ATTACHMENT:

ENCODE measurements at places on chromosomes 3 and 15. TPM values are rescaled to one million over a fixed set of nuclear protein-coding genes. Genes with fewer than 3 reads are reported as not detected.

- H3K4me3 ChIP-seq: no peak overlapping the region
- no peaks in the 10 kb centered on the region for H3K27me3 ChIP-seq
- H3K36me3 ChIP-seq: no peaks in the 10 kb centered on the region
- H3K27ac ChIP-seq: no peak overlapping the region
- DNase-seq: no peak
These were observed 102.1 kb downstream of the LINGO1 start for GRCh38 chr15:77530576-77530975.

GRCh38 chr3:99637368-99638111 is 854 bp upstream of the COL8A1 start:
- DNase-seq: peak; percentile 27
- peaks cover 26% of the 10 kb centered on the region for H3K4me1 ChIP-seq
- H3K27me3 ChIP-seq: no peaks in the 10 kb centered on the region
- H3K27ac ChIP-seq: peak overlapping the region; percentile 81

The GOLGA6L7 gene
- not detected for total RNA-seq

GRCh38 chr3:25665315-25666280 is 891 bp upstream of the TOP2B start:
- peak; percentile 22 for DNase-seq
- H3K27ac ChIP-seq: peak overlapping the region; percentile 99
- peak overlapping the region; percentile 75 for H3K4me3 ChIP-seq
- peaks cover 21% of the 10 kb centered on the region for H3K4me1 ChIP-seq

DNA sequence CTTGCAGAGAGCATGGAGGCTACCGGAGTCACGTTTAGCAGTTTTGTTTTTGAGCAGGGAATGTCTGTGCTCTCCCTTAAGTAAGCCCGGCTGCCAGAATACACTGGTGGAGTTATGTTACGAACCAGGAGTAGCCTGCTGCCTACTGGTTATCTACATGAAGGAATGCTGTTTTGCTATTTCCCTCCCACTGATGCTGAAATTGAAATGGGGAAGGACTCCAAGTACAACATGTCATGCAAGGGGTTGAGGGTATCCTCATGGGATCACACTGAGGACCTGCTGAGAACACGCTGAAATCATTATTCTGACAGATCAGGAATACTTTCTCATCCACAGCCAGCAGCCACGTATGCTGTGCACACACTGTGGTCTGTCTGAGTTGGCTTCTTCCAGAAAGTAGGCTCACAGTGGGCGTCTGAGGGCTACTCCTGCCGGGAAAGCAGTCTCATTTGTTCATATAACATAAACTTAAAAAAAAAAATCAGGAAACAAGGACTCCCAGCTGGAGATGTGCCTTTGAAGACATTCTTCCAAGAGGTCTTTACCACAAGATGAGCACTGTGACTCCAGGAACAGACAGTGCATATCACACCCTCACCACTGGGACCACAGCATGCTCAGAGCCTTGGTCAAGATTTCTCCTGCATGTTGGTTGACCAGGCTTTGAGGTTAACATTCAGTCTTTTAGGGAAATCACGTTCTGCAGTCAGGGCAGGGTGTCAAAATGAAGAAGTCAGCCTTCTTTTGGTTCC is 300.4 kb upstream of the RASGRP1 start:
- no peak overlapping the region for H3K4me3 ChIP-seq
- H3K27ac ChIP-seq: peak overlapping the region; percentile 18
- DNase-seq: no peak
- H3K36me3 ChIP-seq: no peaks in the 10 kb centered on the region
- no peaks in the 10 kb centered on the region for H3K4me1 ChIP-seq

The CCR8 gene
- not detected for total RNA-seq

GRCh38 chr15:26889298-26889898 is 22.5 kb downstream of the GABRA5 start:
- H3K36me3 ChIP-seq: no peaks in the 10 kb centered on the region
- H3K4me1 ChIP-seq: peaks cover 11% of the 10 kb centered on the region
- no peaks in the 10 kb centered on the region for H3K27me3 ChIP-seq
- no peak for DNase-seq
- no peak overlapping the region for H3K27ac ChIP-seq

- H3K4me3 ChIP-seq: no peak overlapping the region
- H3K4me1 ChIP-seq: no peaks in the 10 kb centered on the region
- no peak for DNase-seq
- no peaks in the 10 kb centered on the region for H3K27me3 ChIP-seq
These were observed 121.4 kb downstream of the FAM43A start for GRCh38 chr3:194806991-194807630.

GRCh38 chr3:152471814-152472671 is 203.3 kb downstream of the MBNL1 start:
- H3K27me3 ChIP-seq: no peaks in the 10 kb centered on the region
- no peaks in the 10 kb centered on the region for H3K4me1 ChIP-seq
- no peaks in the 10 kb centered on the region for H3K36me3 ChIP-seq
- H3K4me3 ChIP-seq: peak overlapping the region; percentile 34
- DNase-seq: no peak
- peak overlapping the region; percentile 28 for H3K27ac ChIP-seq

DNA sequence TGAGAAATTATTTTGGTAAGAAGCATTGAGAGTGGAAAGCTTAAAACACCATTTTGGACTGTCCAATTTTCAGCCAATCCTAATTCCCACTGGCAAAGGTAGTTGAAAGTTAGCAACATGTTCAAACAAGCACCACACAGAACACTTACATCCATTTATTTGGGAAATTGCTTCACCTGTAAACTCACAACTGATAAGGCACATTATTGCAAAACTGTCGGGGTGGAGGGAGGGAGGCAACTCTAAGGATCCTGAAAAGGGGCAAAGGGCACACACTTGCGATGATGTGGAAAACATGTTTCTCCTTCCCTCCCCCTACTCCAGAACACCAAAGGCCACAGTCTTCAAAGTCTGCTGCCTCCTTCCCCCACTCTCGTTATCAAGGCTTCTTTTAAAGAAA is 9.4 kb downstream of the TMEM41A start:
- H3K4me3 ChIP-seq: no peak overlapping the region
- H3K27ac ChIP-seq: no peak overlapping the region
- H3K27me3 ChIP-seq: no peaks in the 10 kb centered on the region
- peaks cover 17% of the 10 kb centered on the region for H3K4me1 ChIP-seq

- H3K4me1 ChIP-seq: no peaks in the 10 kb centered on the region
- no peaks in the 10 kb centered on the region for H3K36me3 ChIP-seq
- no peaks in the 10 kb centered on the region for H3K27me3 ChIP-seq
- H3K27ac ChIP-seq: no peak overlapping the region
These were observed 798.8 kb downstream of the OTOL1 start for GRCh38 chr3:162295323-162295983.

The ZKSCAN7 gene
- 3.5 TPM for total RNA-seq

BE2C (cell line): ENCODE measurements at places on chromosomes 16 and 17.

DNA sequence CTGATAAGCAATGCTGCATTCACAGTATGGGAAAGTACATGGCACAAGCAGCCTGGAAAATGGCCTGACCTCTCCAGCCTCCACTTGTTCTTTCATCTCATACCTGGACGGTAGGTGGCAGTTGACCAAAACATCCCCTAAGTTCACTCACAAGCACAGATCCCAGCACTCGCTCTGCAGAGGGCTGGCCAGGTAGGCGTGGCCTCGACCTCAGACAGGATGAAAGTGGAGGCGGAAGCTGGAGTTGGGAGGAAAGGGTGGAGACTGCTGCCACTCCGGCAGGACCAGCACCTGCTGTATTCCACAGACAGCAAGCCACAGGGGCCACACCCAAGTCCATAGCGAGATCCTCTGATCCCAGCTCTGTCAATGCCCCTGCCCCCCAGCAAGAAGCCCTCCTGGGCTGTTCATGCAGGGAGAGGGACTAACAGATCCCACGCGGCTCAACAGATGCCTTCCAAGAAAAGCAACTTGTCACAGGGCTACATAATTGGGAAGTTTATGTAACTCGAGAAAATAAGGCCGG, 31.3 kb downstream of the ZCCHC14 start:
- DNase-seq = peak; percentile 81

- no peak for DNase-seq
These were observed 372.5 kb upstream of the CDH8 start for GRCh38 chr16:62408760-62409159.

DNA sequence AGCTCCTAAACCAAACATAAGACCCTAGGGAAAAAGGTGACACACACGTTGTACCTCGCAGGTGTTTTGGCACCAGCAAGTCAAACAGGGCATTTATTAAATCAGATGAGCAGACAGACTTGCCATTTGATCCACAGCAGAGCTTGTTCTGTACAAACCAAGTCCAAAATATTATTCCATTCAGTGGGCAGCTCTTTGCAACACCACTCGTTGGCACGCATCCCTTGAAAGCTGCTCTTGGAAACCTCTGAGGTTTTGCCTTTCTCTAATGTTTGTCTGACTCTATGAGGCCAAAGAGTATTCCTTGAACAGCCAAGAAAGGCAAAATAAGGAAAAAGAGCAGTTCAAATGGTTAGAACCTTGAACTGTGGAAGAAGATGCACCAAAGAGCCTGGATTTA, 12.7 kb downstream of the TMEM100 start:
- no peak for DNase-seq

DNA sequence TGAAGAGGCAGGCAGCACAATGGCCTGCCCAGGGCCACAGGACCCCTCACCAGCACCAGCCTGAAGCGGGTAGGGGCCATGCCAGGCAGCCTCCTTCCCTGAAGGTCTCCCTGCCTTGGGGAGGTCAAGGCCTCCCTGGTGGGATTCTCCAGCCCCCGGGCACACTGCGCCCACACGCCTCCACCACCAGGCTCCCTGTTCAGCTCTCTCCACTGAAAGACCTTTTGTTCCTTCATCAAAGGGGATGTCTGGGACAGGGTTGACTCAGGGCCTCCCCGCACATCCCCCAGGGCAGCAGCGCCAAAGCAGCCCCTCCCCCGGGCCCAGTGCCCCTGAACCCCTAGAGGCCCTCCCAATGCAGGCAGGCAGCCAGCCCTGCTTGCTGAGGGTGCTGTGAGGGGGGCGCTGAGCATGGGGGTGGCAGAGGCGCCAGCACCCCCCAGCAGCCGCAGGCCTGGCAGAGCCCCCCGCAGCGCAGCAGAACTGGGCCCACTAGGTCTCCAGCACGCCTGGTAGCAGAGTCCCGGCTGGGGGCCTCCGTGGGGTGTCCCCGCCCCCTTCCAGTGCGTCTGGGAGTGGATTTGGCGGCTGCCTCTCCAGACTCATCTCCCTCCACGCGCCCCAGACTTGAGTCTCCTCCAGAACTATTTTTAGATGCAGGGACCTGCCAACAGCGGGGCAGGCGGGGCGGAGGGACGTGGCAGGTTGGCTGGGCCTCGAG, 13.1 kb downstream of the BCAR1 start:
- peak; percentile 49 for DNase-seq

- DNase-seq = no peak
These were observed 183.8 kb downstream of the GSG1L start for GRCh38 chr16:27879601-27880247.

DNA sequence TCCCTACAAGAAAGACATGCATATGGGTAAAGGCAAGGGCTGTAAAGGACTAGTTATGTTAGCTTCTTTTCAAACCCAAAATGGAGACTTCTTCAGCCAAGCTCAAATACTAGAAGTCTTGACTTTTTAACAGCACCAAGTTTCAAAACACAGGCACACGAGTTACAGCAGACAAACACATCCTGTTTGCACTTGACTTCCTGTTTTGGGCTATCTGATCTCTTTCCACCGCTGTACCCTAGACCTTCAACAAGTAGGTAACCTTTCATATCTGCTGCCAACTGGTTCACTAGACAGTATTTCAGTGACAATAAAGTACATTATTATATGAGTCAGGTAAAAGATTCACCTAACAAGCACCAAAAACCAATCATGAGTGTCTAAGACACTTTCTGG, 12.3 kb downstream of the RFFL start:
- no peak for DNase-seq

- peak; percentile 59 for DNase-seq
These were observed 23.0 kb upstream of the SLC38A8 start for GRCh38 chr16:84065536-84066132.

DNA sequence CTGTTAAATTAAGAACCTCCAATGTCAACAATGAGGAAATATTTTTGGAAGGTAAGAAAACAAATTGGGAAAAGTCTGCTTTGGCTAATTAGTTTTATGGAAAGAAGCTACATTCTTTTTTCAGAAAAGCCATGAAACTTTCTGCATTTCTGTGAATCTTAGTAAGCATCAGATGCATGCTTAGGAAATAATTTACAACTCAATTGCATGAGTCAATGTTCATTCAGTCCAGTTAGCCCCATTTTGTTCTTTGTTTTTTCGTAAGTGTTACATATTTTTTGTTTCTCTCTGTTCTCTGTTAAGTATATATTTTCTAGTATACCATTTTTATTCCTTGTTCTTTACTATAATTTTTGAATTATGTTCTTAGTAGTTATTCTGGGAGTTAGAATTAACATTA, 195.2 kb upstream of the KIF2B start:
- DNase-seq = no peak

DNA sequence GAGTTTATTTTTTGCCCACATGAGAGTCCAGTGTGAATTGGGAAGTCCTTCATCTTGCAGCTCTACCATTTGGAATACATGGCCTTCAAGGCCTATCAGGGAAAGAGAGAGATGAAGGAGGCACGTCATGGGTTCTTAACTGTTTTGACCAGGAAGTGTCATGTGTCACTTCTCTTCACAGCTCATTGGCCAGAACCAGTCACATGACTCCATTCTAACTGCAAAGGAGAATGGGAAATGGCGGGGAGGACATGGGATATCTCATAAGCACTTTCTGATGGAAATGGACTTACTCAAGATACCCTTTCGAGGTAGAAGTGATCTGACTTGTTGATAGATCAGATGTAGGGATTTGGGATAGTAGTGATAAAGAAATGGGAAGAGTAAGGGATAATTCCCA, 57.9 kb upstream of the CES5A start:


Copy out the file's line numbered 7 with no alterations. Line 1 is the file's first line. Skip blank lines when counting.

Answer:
These were observed 102.1 kb downstream of the LINGO1 start for GRCh38 chr15:77530576-77530975.